The Other Flight: Planespotting AA’s Heritage Fleet

In my last post I mentioned catching a glimpse of an American Airlines plane that had been painted in the livery of Allegheny Airlines. Thanks to a little research I can tell you more about this interesting situation.

Allegheny had at one point changed its name to US Air (later USAirways) which eventually merged with American to form the world’s largest airline. Other “heritage” planes in American’s fleet include planes painted in the liveries of TWA, Piedmont, PSA, America West, Air Cal, and Reno Air. Seven distinct planes. Seven. Out of tens of thousands of aircraft in the world there are just seven that fall into this category.

I mentioned being an aviation buff. I have also written about my time working as a medical courier and the many trips I would take every day through the sometimes mysterious world of Dallas/Fort Worth International Airport. It was on one such courier drive about two years ago that I first encountered these heritage planes. While cruising the service road past Terminal C one afternoon, a mere stone’s throw from dozens of aircraft, I crested a slight hill and was met with the sight of the TWA/American – a B737 with the iconic red “TWA” painted on the tail. I went home and quickly looked up what this could mean and that’s when I first learned that there were others. So seeing the Allegheny/American A319 today at Reagan National Airport was a treat for me indeed. I feel as though I need to spot the other five now.

But back to my research from earlier today. Enlarging the picture on my laptop I plugged the tail number into and up popped our Allegheny. It showed that it had just touched down in Boston inbound from Charlotte-Douglas. Going back to that flight’s inbound segment I found this…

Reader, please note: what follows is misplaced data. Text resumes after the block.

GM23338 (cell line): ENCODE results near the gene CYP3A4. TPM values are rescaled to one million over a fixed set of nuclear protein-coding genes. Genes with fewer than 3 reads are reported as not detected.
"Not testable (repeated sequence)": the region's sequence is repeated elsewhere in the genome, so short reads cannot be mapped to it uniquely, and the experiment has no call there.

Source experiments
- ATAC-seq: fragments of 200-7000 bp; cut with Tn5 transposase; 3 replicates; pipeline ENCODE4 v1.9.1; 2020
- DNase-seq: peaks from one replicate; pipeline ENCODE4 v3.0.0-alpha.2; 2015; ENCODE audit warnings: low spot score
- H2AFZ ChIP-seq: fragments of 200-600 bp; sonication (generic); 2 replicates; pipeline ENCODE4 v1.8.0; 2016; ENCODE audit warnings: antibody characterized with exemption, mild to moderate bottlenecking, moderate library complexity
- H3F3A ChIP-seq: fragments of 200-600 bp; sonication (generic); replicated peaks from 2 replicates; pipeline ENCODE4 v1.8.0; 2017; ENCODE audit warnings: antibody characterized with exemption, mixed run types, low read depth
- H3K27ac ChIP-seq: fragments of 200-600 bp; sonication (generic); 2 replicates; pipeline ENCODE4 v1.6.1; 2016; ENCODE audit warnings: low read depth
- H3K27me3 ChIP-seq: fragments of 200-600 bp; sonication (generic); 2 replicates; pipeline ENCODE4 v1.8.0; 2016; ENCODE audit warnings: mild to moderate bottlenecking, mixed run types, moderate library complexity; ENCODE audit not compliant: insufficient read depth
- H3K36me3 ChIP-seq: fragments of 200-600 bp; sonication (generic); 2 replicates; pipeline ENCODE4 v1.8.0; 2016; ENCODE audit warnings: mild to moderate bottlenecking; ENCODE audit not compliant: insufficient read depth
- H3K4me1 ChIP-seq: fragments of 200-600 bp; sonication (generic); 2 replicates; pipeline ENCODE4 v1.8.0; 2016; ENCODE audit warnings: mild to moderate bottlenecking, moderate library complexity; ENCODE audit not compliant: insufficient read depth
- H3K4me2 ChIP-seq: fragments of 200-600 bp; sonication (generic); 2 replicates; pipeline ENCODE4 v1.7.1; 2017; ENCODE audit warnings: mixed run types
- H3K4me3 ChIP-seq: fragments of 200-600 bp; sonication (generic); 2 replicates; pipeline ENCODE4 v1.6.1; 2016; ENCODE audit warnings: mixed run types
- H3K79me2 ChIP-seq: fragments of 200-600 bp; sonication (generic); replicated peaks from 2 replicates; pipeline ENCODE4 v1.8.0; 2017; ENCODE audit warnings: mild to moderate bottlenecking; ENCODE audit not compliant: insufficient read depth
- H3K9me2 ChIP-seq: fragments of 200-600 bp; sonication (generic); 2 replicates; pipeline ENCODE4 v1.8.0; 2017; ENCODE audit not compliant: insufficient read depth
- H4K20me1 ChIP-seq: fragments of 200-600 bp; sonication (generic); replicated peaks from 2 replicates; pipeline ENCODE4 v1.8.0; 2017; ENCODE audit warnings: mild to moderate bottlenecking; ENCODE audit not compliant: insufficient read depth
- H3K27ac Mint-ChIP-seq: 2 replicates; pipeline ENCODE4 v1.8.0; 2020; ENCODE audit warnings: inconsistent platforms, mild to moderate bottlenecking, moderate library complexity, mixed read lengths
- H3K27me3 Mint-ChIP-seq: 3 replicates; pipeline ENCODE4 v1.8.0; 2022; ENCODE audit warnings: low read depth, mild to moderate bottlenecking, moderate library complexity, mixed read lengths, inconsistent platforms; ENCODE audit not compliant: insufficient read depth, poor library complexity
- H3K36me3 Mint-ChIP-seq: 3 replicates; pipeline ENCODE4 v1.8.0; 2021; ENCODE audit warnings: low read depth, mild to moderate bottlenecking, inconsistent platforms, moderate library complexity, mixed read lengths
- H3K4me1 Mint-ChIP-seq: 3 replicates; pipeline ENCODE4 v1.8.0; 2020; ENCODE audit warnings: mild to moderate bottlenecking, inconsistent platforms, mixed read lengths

For the record, my own flight – on Southwest – took off moments later.

For the guy who just has to know everything about how the world around him works – especially when airports and airplanes are concerned – this was like uncovering a gold mine, except without the gold. As a kid I used to look up and wonder where each plane was going, what kind of people were on them, and where they came from. Today I spotted a plane from my youth and, through the magic of modern world, was able to find out where it was flying. I suppose I can live without knowing much more about the folks on board.

2 responses to “The Other Flight: Planespotting AA’s Heritage Fleet

  1. William McLellan

    You left out Mohawk Airlines which was also merged with Piedmont (and another line I think) to form Allegheny.

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